Risk Management Solutions (RMS), a provider of products and services for the management of catastrophe risk, on Thursday warned that insured losses in the U.S. could exceed $10 billion if Hurricane Charley follows the track and severity estimates published by the National Hurricane Center at 5 p.m. EDT on Thursday.
Hurricane Charley is currently forecast to make landfall somewhere along the western Florida coast on Friday evening as a moderate Category 3 hurricane.
While the exact landfall position and intensity are still very uncertain,
the mid-point of the latest National Hurricane Center forecast places the landfall just north of the Tampa/St. Petersburg area. In this landfall scenario, the strongest winds to the right of the hurricane track would pass directly over the Tampa Bay area, which is the most densely populated area in western Florida. Insured property values in the region are approximately $250 billion, representing over 10% of total property in the state.
“Financial losses are very sensitive to the exact landfall position, so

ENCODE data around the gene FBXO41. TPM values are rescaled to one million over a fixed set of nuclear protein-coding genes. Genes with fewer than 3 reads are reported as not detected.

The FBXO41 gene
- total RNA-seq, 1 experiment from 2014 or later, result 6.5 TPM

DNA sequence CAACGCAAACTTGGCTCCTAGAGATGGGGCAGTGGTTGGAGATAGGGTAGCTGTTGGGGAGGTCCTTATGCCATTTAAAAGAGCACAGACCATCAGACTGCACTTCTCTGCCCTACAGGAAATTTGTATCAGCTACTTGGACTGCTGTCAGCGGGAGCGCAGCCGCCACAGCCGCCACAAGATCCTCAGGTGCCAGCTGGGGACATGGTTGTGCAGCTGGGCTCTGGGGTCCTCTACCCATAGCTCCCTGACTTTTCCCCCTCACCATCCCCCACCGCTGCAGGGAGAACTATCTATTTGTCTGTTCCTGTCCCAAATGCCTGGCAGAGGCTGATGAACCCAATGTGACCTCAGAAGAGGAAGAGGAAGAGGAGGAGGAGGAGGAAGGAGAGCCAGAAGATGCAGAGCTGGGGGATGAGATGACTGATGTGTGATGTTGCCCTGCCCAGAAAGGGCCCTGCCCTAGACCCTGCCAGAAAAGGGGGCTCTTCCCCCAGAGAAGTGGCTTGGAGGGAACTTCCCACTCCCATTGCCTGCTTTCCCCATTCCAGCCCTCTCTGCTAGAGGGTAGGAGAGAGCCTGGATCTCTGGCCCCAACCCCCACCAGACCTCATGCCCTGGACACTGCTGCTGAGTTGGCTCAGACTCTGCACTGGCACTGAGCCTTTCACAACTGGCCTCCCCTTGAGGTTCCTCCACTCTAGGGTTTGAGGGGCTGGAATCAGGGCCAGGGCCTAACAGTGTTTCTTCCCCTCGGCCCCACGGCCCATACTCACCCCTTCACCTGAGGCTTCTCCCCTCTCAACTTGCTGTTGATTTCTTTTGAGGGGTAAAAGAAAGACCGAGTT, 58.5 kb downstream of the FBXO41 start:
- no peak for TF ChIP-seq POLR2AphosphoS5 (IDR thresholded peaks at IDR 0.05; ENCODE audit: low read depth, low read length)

while there is still a lot of uncertainty, the current forecast track is
just about the worst-case position for a landfalling hurricane in western Florida,” Kyle Beatty, meteorologist at RMS, said. “The forecasted intensity at landfall for Hurricane Charley has also increased considerably since yesterday. Losses are also very sensitive to this factor. The latest forecasts show the storm reintensifying after passing over Cuba, and making landfall with wind speeds of approximately 120 mph. If this scenario plays out in terms of intensity and landfall position, losses could exceed $10 billion.”
Storm surge and related flooding are also of concern.
Storm surge from a Category 3 Hurricane in this area would be expected to reach 10-12 feet. The orientation of winds relative to Tampa Bay could amplify these surge levels, with depths reaching 15 feet within the Bay as water ‘piles up.’ This phenomenon of surge amplification in major bays was also observed around Chesapeake Bay during Hurricane Isabel last year.
Meantime, losses from Tropical Storm Bonnie are expected to be modest due to its landfall position and intensity.
Scenario loss estimates noted for Hurricane Charley do not include additional losses expected in the Caribbean (Jamaica, the Cayman Islands, and Cuba).
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